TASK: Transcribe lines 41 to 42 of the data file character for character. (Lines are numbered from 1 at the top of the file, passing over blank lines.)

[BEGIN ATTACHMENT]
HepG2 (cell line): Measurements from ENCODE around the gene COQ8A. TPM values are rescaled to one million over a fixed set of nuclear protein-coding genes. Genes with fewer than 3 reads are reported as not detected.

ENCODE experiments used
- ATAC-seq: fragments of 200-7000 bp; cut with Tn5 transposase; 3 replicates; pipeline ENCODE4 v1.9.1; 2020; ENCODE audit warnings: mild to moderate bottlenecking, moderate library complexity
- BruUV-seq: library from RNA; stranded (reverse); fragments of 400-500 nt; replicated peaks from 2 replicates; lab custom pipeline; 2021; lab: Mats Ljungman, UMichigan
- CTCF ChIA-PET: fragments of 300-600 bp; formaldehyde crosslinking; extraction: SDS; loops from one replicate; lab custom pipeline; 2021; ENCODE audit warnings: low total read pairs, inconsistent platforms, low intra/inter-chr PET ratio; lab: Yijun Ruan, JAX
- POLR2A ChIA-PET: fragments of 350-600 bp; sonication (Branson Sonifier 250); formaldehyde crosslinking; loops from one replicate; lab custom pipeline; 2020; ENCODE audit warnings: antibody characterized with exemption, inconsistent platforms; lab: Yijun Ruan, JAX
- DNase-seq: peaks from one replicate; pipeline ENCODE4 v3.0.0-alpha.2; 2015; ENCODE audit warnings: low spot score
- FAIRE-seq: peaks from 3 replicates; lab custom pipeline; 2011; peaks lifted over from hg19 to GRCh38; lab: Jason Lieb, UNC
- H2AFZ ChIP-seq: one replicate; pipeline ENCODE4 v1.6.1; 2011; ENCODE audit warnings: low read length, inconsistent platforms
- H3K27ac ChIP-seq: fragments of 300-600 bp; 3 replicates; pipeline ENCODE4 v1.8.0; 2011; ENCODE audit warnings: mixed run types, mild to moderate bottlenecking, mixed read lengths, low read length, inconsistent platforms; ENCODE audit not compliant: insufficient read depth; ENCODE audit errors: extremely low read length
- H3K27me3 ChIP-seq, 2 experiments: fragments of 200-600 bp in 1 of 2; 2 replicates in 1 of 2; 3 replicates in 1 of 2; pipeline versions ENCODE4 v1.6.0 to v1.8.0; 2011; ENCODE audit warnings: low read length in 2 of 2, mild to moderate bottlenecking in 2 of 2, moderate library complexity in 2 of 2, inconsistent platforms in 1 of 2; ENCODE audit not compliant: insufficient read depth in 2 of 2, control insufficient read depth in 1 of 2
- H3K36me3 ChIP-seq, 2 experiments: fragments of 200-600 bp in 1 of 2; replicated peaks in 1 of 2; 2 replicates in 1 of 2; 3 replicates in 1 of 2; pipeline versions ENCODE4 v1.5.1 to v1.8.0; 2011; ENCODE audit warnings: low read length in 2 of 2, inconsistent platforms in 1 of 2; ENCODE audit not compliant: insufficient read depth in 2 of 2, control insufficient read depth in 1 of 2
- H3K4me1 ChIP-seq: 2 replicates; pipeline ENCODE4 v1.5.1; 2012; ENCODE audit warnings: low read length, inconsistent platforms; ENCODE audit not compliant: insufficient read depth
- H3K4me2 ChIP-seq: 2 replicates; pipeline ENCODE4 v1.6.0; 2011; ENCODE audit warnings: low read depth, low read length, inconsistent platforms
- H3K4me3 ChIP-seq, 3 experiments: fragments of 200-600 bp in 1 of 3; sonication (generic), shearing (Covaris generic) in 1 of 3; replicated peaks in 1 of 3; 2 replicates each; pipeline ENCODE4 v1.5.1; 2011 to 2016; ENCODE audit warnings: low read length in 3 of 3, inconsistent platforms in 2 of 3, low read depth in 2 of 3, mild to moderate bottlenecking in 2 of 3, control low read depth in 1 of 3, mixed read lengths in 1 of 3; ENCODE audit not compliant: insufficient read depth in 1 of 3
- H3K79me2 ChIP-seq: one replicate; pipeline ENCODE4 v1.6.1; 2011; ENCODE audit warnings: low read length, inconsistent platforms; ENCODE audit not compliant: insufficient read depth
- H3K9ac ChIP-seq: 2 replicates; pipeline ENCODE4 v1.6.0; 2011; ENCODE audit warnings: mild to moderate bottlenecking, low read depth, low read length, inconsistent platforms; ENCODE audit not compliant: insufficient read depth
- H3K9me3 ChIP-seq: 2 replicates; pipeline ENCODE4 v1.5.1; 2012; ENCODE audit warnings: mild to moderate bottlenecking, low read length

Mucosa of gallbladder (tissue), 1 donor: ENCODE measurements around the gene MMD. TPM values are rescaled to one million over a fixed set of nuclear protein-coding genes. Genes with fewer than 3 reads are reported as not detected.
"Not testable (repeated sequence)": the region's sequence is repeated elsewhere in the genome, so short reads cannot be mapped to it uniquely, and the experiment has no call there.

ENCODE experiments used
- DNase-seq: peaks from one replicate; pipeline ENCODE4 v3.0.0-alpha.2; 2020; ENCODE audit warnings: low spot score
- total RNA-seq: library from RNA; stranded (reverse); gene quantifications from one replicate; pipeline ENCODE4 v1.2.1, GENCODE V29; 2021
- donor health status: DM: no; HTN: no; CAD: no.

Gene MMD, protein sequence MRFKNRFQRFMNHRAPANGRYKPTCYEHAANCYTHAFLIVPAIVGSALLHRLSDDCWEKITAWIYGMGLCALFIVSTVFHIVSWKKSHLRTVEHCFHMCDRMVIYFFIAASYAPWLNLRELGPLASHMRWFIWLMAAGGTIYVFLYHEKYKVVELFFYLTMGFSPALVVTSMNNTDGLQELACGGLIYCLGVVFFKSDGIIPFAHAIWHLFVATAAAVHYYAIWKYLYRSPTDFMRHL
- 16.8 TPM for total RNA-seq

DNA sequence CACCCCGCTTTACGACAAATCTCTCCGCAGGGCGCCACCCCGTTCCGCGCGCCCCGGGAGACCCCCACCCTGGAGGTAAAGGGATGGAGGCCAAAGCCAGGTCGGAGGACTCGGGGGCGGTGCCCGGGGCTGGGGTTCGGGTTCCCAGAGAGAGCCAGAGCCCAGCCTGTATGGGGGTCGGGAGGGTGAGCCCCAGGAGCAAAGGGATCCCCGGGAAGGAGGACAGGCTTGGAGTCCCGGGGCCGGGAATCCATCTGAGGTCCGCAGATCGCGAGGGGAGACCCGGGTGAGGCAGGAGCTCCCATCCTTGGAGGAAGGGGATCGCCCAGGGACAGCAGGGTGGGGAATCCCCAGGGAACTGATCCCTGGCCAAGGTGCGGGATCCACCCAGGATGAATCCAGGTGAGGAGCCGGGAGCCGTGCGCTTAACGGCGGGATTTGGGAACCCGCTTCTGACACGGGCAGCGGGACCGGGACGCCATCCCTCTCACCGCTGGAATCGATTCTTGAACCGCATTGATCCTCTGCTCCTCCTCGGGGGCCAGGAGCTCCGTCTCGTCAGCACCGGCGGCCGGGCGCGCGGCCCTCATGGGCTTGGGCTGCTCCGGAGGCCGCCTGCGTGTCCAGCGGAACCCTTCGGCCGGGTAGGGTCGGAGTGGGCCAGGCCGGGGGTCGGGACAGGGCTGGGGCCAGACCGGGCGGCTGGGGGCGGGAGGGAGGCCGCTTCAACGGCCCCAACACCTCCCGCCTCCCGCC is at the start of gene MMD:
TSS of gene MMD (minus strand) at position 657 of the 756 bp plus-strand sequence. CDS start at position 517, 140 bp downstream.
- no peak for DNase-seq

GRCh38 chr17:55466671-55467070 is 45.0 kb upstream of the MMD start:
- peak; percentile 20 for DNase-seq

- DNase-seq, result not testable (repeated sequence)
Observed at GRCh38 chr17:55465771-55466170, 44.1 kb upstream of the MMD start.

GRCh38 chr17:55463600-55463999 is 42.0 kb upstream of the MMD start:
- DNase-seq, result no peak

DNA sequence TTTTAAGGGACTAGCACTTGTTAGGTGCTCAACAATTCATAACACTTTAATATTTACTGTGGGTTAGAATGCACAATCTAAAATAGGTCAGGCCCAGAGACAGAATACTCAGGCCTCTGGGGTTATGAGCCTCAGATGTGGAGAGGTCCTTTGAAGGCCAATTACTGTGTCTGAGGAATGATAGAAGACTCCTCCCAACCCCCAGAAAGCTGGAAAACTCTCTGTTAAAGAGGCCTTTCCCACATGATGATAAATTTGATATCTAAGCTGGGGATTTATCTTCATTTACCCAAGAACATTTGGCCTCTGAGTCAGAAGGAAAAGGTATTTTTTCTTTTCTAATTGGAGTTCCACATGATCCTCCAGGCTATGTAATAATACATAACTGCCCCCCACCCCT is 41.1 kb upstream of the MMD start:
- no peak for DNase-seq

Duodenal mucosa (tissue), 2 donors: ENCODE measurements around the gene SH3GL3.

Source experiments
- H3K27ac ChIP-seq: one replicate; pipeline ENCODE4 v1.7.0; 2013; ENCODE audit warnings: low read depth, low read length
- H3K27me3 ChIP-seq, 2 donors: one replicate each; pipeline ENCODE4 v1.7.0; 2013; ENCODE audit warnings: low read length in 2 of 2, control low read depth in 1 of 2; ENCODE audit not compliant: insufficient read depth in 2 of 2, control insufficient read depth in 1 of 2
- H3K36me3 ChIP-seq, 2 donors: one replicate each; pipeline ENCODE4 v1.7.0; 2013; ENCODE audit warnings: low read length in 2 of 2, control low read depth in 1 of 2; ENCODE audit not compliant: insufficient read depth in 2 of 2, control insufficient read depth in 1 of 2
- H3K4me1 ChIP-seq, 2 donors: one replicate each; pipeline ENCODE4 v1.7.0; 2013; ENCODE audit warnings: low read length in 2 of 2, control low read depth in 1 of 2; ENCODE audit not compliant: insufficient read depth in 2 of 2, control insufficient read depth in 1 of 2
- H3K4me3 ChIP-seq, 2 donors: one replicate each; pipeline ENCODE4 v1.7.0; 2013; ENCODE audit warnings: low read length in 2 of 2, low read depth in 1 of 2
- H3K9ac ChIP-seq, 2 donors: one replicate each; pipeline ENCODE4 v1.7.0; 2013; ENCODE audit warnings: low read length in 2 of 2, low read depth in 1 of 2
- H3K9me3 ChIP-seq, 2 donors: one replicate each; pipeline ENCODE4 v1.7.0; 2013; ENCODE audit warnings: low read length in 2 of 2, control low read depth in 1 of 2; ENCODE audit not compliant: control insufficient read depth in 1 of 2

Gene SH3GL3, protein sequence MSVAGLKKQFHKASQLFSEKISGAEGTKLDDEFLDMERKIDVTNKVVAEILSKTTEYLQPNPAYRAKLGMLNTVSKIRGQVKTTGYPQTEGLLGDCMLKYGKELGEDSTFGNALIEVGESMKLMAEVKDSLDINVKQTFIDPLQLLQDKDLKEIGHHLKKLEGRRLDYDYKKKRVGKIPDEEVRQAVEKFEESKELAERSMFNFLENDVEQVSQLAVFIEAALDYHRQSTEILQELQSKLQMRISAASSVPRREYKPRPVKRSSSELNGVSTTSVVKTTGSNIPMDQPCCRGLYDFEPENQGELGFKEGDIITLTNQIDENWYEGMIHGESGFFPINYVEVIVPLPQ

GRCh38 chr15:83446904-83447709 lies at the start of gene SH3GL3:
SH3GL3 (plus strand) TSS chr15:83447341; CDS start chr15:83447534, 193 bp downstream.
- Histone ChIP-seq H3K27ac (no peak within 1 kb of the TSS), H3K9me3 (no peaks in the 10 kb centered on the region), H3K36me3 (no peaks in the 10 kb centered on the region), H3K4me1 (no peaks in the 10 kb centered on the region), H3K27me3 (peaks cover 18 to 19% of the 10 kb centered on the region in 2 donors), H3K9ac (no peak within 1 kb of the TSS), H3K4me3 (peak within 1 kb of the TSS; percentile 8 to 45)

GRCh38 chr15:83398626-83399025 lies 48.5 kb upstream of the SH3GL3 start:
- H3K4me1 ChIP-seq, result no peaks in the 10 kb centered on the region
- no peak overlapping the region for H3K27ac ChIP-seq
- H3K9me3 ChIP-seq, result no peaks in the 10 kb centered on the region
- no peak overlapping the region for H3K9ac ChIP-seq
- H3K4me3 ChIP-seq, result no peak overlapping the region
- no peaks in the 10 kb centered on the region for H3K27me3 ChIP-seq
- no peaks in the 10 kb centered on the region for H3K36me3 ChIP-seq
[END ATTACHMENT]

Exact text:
- H3K27me3 ChIP-seq, 2 donors: one replicate each; pipeline ENCODE4 v1.7.0; 2013; ENCODE audit warnings: low read length in 2 of 2, control low read depth in 1 of 2; ENCODE audit not compliant: insufficient read depth in 2 of 2, control insufficient read depth in 1 of 2
- H3K36me3 ChIP-seq, 2 donors: one replicate each; pipeline ENCODE4 v1.7.0; 2013; ENCODE audit warnings: low read length in 2 of 2, control low read depth in 1 of 2; ENCODE audit not compliant: insufficient read depth in 2 of 2, control insufficient read depth in 1 of 2